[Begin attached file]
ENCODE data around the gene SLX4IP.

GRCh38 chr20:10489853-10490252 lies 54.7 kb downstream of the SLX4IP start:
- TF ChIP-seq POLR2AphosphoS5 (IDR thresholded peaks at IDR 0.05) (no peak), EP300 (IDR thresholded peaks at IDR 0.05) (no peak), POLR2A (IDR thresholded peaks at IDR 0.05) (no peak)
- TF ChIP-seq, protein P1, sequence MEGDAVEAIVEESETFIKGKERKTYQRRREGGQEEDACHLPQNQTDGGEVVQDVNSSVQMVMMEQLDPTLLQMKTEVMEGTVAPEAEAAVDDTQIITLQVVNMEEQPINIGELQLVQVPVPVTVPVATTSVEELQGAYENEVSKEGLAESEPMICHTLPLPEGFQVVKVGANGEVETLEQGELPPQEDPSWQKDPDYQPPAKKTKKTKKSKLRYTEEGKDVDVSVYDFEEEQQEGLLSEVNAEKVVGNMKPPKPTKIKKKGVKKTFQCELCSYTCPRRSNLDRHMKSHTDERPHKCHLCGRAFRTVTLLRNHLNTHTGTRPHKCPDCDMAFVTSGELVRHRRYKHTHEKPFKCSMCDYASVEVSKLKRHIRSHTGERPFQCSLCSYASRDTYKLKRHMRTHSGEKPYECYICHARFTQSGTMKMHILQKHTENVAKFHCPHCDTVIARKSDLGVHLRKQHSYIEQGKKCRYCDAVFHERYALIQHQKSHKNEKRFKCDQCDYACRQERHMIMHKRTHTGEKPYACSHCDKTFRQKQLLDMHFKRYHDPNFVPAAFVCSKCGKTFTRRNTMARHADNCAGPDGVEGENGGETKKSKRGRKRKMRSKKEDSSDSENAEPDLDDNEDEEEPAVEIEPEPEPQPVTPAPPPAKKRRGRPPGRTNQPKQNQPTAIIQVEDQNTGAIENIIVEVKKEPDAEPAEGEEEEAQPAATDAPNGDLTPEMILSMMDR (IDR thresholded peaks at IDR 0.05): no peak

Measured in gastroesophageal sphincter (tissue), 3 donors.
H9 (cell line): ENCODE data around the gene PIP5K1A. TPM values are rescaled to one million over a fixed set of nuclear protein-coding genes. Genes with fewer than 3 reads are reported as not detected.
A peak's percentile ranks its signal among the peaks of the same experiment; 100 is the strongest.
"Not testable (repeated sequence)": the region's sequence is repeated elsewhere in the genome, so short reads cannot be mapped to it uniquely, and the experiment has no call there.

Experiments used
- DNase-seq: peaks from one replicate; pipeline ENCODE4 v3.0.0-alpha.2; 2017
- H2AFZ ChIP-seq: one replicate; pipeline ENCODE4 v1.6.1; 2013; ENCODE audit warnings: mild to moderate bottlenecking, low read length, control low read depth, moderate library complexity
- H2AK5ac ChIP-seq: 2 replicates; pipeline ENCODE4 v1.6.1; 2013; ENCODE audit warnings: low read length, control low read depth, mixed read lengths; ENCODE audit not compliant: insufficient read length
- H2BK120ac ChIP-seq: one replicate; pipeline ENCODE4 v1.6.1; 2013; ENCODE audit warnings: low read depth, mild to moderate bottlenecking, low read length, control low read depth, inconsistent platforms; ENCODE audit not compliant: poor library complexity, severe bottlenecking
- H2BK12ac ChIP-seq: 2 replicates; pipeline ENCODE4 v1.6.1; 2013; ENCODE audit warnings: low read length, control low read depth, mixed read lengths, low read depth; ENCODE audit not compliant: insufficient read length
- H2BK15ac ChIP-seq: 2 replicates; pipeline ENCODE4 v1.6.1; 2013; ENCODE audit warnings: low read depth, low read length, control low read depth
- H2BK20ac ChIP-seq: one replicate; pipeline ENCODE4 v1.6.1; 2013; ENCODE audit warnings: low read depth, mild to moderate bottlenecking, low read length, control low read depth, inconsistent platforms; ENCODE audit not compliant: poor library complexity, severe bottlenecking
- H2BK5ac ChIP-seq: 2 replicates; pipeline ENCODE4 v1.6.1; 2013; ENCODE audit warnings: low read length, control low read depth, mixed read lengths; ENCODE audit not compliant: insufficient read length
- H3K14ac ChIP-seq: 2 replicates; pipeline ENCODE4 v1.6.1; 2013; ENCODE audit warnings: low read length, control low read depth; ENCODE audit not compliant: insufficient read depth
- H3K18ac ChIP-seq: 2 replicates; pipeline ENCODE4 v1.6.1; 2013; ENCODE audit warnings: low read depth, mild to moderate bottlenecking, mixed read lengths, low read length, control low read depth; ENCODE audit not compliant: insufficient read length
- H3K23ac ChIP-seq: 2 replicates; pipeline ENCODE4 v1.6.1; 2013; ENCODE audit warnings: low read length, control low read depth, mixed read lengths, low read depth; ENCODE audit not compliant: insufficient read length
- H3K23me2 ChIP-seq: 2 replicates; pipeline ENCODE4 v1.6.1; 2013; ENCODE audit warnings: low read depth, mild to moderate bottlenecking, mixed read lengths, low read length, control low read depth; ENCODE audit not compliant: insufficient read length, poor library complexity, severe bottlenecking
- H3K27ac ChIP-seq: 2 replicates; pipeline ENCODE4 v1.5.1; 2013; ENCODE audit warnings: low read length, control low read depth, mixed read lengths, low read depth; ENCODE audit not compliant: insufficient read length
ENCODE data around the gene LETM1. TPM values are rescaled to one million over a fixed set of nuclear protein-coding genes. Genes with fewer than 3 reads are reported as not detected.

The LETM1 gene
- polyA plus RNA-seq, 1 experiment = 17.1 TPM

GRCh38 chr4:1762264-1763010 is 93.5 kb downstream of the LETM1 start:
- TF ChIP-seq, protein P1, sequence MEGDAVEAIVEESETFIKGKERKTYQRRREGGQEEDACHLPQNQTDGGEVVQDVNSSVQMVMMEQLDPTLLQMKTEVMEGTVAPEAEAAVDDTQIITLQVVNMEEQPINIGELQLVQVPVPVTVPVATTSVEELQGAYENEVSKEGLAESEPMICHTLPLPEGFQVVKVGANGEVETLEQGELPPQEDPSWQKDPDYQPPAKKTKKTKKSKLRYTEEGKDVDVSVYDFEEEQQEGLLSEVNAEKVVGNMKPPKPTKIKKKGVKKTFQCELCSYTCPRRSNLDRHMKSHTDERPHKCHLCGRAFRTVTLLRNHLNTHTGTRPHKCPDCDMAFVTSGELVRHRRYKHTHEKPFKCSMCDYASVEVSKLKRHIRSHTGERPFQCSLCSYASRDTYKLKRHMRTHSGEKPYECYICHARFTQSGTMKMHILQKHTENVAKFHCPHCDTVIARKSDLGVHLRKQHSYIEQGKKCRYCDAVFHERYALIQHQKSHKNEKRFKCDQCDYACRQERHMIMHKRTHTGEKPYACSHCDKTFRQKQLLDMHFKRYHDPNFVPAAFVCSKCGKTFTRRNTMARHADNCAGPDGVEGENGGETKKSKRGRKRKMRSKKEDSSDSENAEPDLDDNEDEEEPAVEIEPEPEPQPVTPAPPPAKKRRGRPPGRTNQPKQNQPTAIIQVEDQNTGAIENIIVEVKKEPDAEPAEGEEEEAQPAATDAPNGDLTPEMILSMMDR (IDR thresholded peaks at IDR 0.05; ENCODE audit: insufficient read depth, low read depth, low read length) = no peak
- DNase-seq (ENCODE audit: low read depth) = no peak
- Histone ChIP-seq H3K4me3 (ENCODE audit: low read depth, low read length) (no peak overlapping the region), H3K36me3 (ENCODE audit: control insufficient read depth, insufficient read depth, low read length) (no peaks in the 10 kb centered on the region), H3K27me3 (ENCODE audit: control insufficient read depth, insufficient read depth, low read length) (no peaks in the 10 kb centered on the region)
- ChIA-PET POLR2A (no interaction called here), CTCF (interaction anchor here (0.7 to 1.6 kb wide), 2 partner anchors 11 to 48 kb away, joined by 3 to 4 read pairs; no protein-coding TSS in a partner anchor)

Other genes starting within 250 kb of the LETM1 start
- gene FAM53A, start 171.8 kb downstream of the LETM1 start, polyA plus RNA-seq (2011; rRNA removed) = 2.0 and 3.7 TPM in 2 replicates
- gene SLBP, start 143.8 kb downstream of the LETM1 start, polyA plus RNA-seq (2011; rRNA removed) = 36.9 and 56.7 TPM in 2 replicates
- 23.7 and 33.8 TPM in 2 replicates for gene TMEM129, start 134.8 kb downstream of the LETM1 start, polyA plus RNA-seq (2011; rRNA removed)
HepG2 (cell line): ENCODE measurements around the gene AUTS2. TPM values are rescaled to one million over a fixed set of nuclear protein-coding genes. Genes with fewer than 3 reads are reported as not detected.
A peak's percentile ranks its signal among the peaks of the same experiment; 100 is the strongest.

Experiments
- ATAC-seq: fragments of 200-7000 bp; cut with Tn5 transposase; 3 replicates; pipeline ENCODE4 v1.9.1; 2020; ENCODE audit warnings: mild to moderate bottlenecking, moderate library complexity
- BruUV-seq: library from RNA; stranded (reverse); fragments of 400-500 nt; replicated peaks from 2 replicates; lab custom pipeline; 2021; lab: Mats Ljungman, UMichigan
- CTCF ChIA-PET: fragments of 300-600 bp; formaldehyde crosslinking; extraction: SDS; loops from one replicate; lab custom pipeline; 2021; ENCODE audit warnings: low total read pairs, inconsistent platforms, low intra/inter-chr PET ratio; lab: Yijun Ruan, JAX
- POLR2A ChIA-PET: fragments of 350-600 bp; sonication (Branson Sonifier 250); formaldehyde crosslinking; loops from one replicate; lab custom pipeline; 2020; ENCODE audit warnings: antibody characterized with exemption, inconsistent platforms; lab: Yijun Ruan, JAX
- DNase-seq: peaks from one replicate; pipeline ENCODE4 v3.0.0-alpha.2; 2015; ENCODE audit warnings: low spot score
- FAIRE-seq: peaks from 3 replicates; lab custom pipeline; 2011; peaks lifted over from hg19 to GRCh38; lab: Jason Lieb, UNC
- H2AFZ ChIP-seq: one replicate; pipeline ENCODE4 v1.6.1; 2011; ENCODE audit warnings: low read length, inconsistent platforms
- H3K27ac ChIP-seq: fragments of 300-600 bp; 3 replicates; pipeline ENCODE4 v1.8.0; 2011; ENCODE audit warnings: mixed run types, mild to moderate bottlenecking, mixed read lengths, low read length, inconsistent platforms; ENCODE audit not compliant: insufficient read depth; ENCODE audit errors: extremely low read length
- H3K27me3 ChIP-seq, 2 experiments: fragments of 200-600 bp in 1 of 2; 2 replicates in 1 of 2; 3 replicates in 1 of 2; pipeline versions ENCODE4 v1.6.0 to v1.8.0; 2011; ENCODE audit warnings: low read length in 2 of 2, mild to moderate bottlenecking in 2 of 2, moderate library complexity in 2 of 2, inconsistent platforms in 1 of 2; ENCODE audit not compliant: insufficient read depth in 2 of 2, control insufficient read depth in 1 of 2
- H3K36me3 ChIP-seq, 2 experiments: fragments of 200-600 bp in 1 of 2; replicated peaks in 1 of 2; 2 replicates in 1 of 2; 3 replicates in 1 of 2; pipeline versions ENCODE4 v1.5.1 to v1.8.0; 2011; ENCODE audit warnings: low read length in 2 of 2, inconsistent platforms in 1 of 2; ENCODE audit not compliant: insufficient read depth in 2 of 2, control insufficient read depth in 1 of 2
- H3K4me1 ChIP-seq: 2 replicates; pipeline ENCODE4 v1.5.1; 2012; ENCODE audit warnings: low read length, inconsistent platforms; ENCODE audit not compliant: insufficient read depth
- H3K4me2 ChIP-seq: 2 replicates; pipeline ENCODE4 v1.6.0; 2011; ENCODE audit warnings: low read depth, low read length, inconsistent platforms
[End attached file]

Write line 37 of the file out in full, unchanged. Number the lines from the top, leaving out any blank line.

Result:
Experiments